Callum Skinner, winner of Olympic gold in the team sprint and silver in the individual version of the event, has criticised a group campaigning for the United Kingdom to leave the European Union for using his image in a video it posted to Twitter.
Leave.eu, co-founded by UKIP donor Arron Banks and which had the party’s Nigel Farage as its figurehead during the referendum campaign, posted a video to Twitter yesterday which began with the words “We’re too small” and “We need to be in the EU” before showing a succession photos of Team GB medal winners from Rio - presumably to try and show those statements were wrong.
— Callum Skinner (@CallumSkinner) August 16, 2016
The pictures included one of Skinner with Jason Kenny, who beat his colleague from the team sprint in the individual event, and who went on to win the keirin yesterday evening.
Skinner seemed to have qualified for the semi-final of that event after crossing the line first in his repechage round, but was relegated for illegally entering the sprinters’ lane.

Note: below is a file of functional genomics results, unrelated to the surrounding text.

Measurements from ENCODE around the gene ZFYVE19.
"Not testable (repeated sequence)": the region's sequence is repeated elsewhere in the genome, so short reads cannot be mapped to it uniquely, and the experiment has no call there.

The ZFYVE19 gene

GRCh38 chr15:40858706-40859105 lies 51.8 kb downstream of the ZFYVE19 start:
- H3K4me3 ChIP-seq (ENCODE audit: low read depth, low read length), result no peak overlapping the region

The Scot, who turns 24 on Saturday, tweeted in reply: “Thanks for the support but I wish you wouldn't use my image to promote your campaign,” followed by emojis of the EU and union flags.
His tweet, sent from Rio, has received more than 4,000 likes and 2,500 retweets.
During the referendum campaign, Leave.EU was reported to the police for incitement to racial and religious hatred for a poster that had the text “Breaking Point” and “We need to break free of the EU and take back control of our borders,” accompanied by a photograph of a queue of migrants and refugees taken on the Slovenia-Croatia border last year.
Some might see it as hypocritical, then, that among the athletes used in Leave.EU’s montage is 10,000 metre gold medallist Mo Farah, who arrived in the UK aged eight from Djibouti, where he and his twin brother had been sent by their mother due to the ongoing civil war in their native Somalia.
Simon has been news editor at road.cc since 2009, reporting on 10 editions and counting of pro cycling’s biggest races such as the Tour de France, stories on issues including infrastructure and campaigning, and interviewing some of the biggest names in cycling. A law and languages graduate, published translator and former retail analyst, his background has proved invaluable in reporting on issues as diverse as cycling-related court cases, anti-doping investigations, and the bike industry. He splits his time between London and Cambridge, and loves taking his miniature schnauzer Elodie on adventures in the basket of her Elephant Bike.